I love that idea for a story, though. I could totally see it as like a super fun B-grade horror movie from the 80s.

SidewalkSurfboard
09-02-2015, 08:47 AM
I'm glad you like the idea so far. Also, I did end up starting with the car crash, but the reason was because I was thinking of making it so that it's told from when it started, how the characters try to make them "alive" again, and then the installation of the corpses into the night club, and then the public getting suspicious. This is what I have so far:

On March 4th, 1986 at 11:54 pm, it was reported that there was a fatal car crash located about 143 miles away from a nightclub in Orlando, Florida. The vehicle (a large, black van) had been speeding, and had rolled while trying to turn a corner, resulting in the vehicle tumbling down the small cliff the road was located on. There were 7 people in the van at the time, and there were no survivors.

The scene was not a pretty one, not in the least. When we arrived, there was the very strong stench of fresh blood. I swallowed the lump in my throat as we got closer to the van. We switched on our flashlights, then being greeted by bits of skin, multiple patches of fur, and, as the smell had made clear, lots of blood, trickling from the inside of the mangled vehicle. I nearly passed out just thinking of what was left INSIDE the van, but Rob put his hand on my shoulder.
“Don't pass out just yet. This might be hard to look at, but we can't just leave them here...we've got to get them out of there, no matter how fucked up the contents inside might be,” he said quietly, then walking closer to the scene. I followed him, unsure whether or not this was a good idea.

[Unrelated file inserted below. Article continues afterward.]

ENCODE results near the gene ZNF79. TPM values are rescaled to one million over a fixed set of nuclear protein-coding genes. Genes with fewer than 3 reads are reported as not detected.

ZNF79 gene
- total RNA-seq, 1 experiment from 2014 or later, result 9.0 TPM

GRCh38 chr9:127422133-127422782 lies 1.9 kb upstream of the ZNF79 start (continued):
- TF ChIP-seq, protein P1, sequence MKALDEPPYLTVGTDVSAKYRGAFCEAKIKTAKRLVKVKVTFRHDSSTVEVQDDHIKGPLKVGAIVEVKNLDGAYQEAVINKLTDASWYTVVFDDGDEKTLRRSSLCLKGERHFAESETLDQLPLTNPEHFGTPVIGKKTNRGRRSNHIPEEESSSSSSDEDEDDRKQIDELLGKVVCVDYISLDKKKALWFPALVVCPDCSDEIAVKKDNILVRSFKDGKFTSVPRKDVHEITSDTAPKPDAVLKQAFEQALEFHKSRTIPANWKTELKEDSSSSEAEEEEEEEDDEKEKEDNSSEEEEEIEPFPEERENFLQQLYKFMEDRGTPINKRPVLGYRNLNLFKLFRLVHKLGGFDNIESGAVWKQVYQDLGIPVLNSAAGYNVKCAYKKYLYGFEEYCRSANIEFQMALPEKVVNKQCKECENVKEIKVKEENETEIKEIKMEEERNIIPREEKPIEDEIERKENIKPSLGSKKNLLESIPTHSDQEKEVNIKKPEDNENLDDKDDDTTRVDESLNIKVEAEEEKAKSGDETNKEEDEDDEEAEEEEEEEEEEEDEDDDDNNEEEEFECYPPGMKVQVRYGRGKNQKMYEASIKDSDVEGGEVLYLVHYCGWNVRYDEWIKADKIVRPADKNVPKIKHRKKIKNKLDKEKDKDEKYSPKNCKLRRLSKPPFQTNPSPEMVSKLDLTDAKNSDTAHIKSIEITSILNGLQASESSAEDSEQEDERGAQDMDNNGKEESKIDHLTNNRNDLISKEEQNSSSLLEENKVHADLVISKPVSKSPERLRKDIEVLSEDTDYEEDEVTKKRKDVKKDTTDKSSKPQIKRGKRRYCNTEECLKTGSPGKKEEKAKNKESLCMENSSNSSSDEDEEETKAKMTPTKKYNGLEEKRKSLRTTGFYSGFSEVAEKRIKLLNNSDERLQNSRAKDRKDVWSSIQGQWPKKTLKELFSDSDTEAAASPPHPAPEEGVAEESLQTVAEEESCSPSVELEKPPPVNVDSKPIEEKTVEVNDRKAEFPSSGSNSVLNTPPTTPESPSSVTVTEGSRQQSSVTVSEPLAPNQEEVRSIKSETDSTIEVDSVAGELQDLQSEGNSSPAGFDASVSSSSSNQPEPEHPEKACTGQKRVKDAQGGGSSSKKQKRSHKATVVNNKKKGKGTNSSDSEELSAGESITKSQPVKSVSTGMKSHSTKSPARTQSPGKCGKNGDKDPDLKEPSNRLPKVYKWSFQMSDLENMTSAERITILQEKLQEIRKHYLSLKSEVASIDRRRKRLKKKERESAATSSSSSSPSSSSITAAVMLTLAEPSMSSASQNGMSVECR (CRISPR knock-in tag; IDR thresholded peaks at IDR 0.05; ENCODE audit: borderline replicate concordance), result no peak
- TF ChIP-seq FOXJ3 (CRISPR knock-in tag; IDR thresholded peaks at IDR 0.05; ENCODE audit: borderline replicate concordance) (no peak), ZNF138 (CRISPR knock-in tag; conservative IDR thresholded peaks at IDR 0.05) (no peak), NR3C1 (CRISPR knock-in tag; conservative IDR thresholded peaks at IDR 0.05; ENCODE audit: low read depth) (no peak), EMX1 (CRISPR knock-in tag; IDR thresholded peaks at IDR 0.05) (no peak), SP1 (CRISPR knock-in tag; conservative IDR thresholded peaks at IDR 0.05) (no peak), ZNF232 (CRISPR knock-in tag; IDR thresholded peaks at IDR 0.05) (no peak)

Frank LeRenard
09-02-2015, 07:17 PM
Yeah, so, what I mean by 'specific details' is to avoid using vague words, and to get real down and dirty with the concepts at hand. So a sentence like "When we arrived, there was the very strong stench of fresh blood," sounds pretty weak to me. For one, it doesn't get more vague than 'very', and for two, the use of the word 'fresh', which is a word with a positive connotation most of the time, jars with the scene you're trying to build here.

What does 'fresh blood' really smell like? What about if it's spilled about on asphalt, or mixed with mangled bits of metal or hot oil? How about the interior of the van: maybe these guys were all drinking heavily before the crash, or smoking pot, or both? Maybe the van has dank carpeting in it, say, maybe they frequently had sex in there and the fabrics inside retained a lot of the smell? How about rubber smells from the wheels skidding before the crash, or marks left on the road? Is there a metaphor you could make, a comparison (that's not cliche)?

Then the same goes for the 'bits of skin' and 'multiple patches of fur'. What is 'multiple'? Where is it sticking? In the blood, puffed out over the street, stuck in gaps in the car's frame?

So just picture yourself at the scene, and then employ your imagination. Anything goes as long as it makes sense.

SidewalkSurfboard
09-02-2015, 10:50 PM
Yeah, so, what I mean by 'specific details' is to avoid using vague words, and to get real down and dirty with the concepts at hand. So a sentence like "When we arrived, there was the very strong stench of fresh blood," sounds pretty weak to me. For one, it doesn't get more vague than 'very', and for two, the use of the word 'fresh', which is a word with a positive connotation most of the time, jars with the scene you're trying to build here.

What does 'fresh blood' really smell like? What about if it's spilled about on asphalt, or mixed with mangled bits of metal or hot oil? How about the interior of the van: maybe these guys were all drinking heavily before the crash, or smoking pot, or both? Maybe the van has dank carpeting in it, say, maybe they frequently had sex in there and the fabrics inside retained a lot of the smell? How about rubber smells from the wheels skidding before the crash, or marks left on the road? Is there a metaphor you could make, a comparison (that's not cliche)?